Latest Morning Briefing Stories
President Donald Trump cemented his relationship with the anti-abortion movement when he became the first sitting president to speak in person at the annual March for Life last week. On the same day, his administration announced that it would give California 30 days to lift a requirement that insurers cover abortion or that federal funds would be cut off from the state. Gov. Gavin Newsom dismissed the threat.
Acetaminophen is found in well-known brands like Tylenol, Excedrin, Sudafed, Robitussin and Theraflu. In other pharmaceutical news: production of some Excedrin products temporarily halted; the effort to fight superbugs continues to be patchy; pharma’s race to partner with tech companies; and more.
Publicly, Trump administration officials and California leaders have sparred over management of the homeless crisis. But as the problem continues to escalate, both sides seem to be striving to improve relations so that they can actually address the issue at hand.
Gov. Gavin Newsom (D-Calif.) wants to direct his state to sell its own brand of certain generic prescription drugs, with the theory that increased competition will drive down prices. Experts, however, say that while the strategy is a good step, generics aren’t the primary problem.
California Attorney General Xavier Becerra sued Sutter claiming the hospital system abused its market power to raise prices. Under the terms of the agreement, Sutter will continue to operate as an integrated system. But it has agreed to end a host of practices that Becerra alleged unfairly stifled competition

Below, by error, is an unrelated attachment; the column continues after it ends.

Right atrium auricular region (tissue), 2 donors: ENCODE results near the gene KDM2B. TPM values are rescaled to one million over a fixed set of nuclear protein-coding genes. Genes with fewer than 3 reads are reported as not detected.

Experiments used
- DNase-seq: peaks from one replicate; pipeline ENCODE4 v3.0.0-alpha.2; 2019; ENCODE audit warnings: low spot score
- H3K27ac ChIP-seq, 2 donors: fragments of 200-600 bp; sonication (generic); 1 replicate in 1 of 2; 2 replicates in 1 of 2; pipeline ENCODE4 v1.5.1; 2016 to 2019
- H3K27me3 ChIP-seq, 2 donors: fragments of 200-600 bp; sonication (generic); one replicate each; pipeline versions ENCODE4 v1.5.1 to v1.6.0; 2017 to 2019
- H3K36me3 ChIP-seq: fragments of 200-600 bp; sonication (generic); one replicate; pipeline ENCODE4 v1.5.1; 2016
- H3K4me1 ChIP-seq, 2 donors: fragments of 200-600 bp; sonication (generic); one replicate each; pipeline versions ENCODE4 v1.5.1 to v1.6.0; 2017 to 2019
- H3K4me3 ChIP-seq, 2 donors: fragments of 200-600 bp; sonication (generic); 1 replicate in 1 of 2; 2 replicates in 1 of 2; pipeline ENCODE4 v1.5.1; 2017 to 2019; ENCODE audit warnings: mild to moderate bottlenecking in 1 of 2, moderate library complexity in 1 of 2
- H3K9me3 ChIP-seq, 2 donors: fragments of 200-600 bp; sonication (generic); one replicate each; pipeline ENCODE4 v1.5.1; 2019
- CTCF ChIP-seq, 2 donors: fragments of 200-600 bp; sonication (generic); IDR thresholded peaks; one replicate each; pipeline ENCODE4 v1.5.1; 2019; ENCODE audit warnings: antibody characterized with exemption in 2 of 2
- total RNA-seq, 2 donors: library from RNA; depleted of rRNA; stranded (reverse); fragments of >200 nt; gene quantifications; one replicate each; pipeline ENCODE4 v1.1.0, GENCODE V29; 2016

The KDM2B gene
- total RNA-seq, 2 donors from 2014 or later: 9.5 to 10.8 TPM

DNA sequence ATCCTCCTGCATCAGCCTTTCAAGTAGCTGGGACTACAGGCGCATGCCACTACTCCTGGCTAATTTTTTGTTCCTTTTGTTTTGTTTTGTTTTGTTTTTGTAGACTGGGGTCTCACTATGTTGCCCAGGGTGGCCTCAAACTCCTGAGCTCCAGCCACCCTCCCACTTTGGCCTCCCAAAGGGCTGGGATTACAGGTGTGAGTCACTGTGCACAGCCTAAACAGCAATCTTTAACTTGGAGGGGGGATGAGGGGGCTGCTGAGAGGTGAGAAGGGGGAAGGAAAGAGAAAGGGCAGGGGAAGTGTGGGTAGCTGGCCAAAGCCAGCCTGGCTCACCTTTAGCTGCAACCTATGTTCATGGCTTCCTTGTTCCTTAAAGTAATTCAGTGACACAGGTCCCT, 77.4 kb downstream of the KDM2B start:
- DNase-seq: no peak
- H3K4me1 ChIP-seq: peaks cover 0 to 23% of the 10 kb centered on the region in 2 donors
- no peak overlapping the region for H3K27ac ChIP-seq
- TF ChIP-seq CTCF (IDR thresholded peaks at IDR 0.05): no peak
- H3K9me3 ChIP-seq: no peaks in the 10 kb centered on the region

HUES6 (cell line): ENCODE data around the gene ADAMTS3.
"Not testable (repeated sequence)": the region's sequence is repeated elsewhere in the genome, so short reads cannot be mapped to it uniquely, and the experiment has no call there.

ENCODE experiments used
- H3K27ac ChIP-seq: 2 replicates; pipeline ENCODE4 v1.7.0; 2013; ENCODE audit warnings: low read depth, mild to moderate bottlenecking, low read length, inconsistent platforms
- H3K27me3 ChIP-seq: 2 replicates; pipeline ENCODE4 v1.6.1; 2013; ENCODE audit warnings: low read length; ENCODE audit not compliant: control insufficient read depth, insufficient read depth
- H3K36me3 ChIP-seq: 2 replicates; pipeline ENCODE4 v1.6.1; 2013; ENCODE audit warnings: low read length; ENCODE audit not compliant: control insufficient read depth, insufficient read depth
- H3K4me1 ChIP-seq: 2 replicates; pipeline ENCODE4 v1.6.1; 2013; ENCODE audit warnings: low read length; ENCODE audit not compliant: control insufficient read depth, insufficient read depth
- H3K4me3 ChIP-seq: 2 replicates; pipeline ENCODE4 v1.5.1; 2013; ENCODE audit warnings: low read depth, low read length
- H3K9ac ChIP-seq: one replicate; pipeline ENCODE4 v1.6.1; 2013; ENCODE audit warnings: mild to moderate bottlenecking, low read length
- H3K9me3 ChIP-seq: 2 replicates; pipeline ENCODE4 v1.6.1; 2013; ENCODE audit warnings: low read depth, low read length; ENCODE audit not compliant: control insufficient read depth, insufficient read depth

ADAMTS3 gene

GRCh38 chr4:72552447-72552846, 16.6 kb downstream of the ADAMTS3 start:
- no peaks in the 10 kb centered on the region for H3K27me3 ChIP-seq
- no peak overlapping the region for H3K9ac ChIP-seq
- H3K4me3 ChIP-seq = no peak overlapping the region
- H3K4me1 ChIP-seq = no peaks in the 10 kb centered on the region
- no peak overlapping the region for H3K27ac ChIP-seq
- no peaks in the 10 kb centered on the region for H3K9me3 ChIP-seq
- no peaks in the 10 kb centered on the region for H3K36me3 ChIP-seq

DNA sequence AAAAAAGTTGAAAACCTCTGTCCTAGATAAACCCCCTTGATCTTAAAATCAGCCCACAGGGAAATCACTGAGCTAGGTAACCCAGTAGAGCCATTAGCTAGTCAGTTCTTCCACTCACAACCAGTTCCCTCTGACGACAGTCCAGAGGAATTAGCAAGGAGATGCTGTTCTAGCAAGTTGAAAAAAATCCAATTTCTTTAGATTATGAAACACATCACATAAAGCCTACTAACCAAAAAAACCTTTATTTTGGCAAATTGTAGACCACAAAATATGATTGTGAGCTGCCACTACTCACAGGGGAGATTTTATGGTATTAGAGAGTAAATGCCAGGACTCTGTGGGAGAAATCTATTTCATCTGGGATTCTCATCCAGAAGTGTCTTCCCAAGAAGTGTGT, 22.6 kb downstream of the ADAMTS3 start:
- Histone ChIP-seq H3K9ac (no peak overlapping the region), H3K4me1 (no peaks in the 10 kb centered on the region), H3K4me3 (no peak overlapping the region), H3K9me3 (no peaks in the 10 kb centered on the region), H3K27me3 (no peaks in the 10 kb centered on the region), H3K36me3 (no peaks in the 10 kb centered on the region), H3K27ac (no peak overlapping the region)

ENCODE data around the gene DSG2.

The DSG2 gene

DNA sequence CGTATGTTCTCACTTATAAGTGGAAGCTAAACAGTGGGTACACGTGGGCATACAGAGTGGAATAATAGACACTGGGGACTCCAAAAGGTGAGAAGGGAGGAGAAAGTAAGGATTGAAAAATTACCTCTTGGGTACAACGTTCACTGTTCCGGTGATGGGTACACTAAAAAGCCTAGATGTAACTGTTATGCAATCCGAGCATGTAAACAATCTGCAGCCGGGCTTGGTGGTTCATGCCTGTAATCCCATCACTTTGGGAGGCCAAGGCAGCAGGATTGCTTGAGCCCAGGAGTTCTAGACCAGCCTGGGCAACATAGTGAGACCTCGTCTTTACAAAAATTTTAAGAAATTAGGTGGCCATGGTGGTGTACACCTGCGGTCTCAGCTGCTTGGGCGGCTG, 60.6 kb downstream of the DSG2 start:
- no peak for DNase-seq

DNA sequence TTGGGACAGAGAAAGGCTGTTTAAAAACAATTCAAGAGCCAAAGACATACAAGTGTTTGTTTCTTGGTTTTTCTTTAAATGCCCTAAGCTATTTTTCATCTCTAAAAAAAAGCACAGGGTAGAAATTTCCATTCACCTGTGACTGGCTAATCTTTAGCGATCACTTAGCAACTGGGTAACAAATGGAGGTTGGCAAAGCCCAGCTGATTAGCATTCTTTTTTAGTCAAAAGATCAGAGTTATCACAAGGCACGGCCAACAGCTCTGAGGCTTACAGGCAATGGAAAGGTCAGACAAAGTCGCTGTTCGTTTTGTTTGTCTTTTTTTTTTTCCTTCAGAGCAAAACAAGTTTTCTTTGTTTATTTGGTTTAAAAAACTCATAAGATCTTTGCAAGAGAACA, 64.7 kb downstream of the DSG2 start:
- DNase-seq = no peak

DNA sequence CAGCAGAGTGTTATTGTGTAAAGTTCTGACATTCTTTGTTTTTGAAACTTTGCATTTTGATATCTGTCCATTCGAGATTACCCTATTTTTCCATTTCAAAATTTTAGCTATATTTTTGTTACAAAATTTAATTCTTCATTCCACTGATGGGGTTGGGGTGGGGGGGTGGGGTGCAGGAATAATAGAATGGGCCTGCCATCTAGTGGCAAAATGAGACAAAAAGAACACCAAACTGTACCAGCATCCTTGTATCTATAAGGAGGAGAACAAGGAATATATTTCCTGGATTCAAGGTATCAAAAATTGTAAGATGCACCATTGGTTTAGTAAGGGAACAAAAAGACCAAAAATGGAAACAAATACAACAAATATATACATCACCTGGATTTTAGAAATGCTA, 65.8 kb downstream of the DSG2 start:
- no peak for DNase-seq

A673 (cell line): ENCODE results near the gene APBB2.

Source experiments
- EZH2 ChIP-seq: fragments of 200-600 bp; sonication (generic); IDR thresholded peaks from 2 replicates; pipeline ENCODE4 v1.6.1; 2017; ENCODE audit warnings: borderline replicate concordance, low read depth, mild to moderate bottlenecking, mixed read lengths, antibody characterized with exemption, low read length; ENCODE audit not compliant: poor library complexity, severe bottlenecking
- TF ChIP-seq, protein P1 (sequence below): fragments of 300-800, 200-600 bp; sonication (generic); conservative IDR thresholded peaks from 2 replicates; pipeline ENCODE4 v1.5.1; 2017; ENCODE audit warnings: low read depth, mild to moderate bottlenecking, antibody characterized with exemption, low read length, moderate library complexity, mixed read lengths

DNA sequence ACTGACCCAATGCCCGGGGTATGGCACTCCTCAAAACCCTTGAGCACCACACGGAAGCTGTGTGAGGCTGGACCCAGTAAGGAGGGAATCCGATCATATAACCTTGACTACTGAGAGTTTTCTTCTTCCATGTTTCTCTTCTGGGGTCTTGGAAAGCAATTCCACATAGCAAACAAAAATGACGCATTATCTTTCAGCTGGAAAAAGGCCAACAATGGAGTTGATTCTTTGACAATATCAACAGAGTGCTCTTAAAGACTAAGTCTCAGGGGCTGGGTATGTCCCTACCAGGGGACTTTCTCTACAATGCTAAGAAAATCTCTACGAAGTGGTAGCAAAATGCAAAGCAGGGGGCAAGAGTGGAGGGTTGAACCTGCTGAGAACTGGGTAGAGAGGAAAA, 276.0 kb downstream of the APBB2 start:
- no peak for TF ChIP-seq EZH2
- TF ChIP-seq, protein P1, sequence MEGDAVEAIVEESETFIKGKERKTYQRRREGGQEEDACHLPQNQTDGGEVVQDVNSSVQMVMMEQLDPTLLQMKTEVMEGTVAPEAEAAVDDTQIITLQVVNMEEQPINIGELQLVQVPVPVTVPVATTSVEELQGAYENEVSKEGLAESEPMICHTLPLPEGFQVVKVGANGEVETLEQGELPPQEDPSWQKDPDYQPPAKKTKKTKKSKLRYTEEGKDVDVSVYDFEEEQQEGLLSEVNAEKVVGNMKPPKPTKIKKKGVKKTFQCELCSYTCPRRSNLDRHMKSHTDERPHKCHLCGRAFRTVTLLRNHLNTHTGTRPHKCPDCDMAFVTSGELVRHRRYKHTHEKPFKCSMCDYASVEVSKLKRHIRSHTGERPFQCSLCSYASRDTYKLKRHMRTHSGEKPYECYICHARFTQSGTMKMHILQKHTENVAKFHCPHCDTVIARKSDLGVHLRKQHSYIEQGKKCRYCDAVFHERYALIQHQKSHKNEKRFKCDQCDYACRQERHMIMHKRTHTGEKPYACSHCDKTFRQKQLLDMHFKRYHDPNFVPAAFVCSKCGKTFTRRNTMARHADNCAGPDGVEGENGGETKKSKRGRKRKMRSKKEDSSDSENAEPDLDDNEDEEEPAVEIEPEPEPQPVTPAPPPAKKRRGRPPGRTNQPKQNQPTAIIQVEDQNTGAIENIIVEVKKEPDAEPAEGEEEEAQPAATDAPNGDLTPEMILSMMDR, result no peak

Although there was a decline in homeless rates in 29 states and D.C., California’s skyrocketing numbers offset those gains. Senior Trump administration officials visited California in September to troubleshoot ways to minimize homelessness, after which the issue became politically fraught as President Donald Trump and California’s leaders publicly bickered over what was to be done about the crisis. Media outlets take a look at homeless issues across the country, as well.
Are e-cigarettes helpful as a tool for smokers to help them quit? Depends on who you ask. In other news: more on the investigation into the vaping-linked lung disease and the ground zero of an epidemic.
Some consumers in North Carolina are receiving robocalls that come across like ads for plans with names like “Trump Health Care” touting affordable coverage. But those options are often skimpy and don’t offer even some of the basic coverage Americans have grown used to under the Affordable Care Act. The deadline for signing up for a 2020 plan is Sunday. News comes out of Georgia, Florida and California, as well.
Vivitrol, manufactured by Alkermes, is meant to help those recovering for addiction, but it also lowers tolerance to opioids. That means if patients relapse while taking it they are far more vulnerable to overdoses.
The FTC, however, says the deals cost U.S. consumers an estimated $3.5 billion annually. In other pharmaceutical news: anti-trust probes, a billionaire couple’s work to move the House drug pricing bill through, the strategy behind Novartis’ recent acquisition, brain boosting supplements, and more.